OSCon 2003 wrap-up

by Andy Oram

Related link: http://www.oreillynet.com/oscon2003/





The tone at the

2003 O'Reilly Open Source Convention

was one of business-like confidence. I sensed much less of the
demonstrative posturing that I noticed at earlier conferences, where
many people felt that they had to prove themselves as well as their
projects' viability. The free software movement has made it by
now. Just look how the trade and mainstream press has covered the
story of the SCO lawsuit. A few years ago, all the buzz would have
asked what the suit meant for IBM, but now everybody's more concerned
about Linux.




And with this mainstreaming comes responsibility. Developers, system
integrators, and other professionals are acutely conscious of the
millions of people who depend directly on Open Software. The time has
come not for manifestos but for the unflagging work of keeping the
systems at peak operation.




One corollary of this sense, I believe, is a silent acceptance by now
that the world of proprietary software is deeply entwined with Open
Source. This entwinement has been going on from the beginning, whether
one considers the popularity of Cygwin tools or the many free software
bindings for proprietary databases.




Consider SAP, one of the most ensconced providers of heavyweight
software in the industry. Its financial tools are considered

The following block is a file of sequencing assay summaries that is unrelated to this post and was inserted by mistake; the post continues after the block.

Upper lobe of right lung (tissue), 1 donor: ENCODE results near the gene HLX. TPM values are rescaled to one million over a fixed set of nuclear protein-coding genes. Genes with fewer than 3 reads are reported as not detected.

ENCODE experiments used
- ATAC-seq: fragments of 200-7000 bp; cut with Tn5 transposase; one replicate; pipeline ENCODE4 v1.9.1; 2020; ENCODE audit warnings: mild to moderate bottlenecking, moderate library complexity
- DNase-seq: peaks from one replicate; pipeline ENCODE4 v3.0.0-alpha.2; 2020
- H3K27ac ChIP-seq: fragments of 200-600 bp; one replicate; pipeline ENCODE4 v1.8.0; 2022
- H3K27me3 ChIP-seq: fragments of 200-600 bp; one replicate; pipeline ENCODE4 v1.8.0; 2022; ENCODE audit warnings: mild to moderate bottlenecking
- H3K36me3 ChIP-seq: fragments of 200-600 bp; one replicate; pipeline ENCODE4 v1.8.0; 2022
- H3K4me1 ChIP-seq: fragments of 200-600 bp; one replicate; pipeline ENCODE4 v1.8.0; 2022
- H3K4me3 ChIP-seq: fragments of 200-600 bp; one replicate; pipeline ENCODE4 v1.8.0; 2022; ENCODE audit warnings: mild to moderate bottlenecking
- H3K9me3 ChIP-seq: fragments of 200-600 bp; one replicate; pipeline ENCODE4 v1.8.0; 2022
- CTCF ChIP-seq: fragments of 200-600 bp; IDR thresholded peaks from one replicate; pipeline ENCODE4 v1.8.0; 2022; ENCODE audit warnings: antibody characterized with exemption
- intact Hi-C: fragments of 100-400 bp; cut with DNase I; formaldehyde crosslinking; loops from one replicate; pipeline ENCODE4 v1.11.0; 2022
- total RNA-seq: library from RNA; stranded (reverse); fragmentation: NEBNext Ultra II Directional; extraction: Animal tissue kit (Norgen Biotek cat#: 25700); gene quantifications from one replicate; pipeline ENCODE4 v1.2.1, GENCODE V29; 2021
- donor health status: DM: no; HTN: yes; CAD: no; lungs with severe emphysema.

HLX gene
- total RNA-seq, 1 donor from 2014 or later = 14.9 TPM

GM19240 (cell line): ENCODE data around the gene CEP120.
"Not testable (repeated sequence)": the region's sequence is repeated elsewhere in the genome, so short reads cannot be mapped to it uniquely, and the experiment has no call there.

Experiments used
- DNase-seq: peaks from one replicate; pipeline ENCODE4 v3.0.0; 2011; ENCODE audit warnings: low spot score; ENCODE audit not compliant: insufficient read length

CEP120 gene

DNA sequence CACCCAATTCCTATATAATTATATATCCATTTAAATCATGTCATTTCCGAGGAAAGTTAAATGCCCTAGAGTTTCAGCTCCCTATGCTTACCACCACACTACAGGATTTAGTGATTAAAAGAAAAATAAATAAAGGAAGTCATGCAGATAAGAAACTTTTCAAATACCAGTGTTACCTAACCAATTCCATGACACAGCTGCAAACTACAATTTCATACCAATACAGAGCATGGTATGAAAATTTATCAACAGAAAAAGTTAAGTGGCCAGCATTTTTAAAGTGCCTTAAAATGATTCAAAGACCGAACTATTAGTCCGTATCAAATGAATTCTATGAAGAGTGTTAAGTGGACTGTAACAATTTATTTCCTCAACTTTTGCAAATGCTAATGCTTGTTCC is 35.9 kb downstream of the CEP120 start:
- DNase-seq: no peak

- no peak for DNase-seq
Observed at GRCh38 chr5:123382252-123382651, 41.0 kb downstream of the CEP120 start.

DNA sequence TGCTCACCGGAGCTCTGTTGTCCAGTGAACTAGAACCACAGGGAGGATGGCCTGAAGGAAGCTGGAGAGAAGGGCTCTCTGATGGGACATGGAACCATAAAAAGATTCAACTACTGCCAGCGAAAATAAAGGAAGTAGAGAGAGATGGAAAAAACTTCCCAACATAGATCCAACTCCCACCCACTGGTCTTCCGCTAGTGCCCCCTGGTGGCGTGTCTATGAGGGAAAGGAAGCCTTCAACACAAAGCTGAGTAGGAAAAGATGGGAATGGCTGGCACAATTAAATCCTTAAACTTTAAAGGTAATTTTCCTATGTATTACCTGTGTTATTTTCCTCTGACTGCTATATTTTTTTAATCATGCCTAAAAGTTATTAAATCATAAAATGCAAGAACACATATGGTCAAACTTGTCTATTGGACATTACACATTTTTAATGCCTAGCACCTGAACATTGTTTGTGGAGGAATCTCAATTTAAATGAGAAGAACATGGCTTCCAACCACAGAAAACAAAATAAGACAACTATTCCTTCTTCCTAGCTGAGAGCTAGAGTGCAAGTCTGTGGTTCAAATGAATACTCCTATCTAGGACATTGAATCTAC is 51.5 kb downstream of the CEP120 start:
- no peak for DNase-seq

indispensable in large corporations and its consultants get some of
the highest salaries in computing. But SAP realizes its products need to
interact with outside scripts and applications. It further realizes
that free software tools and languages are key to its usability.
Piers Harding has developed Perl, Python, and Ruby bindings to SAP's
binary API, and along with DJ Adams he presented the interface in a
conference session.




So free software has become a key element in the strategies of large
proprietary corporations. I am not referring to the cynical
exploitation of Linux by SCO (see my early weblog on the issue,

Irresponsible SCO
),
but to a deliberate embrace of free software to enhance proprietary
offerings. Oracle supports Linux in order to reduce customers' total
cost of ownership and free it from dependence on proprietary operating
systems. Meanwhile, SAP partners with MySQL to reduce its
customers' total cost of ownership and free it from
dependence on Oracle.




Will SAP's turn come in a decade? And is
Mono
a bid for compatibility or an implementation of a platform that is
inherently superior to non-Microsoft offerings? Miguel de Icaza,
who delivered

one of the last keynotes

today, claims the latter. He puts all his time into Mono because he
believes the .NET approach to components makes software develop faster
and easier, period.




Meanwhile, Open Source opens opportunities. At the

kernel hacker panel

today, attended by six generous Linux developers, it was pointed out
that a student can show potential employers some work done on real
projects that are actually in production, not just toy projects done
for class. Furthermore, the employer can check mail archives and see
whether this student can get along with others while working on a
project.




Some predict that we are in a historic transition to a world of
completely Open Source software (the references to "commoditization of
software" everywhere one turns), but we can't really be sure that the
hybrid, symbiotic situation we are in will ever end. All we know is
that maturity brings responsibility.